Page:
Michael Silver of Gartner concurred. "Assuming the vast majority of new personal computers will be running Windows 10, the [billion] makes perfect sense," Silver said.

Gartner's own device shipment projections supported Silver. Last month, the research firm published its latest long-term forecast, pegging Windows device shipment at 358 million in 2016 and 383 million in 2017. For this year, Gartner estimated 331 million Windows-powered PCs, tablets, 2-in-1s and smartphones.

Those forecasts total 850 million. Assuming a third of 2015's are Windows 10 -- accounting for a four-month stretch of sales later this year -- putting a billion within reach when the first eight months of 2018 are thrown into the mix.

Microsoft undoubtedly did similar calculations before it boasted about the one billion target.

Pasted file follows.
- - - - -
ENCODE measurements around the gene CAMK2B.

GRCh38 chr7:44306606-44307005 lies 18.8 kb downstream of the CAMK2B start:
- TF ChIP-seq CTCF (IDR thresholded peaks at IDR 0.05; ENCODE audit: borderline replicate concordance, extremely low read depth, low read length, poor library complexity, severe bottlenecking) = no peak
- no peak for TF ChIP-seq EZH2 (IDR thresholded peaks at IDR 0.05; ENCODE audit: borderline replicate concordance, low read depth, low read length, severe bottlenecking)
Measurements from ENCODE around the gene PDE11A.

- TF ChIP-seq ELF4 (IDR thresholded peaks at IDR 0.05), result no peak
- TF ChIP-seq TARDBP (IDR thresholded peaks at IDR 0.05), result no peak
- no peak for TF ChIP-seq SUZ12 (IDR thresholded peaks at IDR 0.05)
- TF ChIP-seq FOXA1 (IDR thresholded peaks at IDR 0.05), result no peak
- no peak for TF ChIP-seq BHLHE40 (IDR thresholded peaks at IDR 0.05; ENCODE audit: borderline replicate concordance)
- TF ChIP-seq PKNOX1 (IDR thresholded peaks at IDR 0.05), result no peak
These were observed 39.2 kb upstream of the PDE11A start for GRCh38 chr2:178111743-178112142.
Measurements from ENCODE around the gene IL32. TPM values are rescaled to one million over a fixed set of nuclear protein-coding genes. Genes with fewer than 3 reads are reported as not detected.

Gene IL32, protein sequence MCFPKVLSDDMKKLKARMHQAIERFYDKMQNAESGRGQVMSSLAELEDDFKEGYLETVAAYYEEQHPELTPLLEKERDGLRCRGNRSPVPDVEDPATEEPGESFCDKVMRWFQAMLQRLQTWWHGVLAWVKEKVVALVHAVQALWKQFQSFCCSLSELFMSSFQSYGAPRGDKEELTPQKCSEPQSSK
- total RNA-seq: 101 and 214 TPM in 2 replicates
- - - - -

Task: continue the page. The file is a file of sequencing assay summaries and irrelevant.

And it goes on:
But other experts questioned the goal, if not the number itself then the rationale behind it.

"Windows 10 is a huge step forward," said Jan Dawson, chief analyst with Jackdaw Research. "A very large proportion of the Windows base will be on Windows 10, and I don't doubt that it can make the goal. But the whole billion is fragmented across all these different devices, PCs, tablets, phones. Yet phones are where are all the developers want to be. That's where people are spending money and time, on smartphone apps."

Dawson's point was that while there may be a billion Windows 10 devices in two or three years, the vast bulk of them would be PCs, not mobile devices that developers are most interested in, where apps actually sell.

Microsoft's second strategic pillar for its developer pitch was its universal app model and the new tools, announced this week, that theoretically make it easier to port Android and iOS apps to Windows. But Dawson wasn't buying those arguments either.

"[One] problem is that porting apps often results in a lowest common denominator approach, in which the very people most likely to be attracted to a lower-cost porting method are those least likely to be willing to put the time and effort into making the experience really shine on each platform," Dawson wrote in an expansive piece on his blog.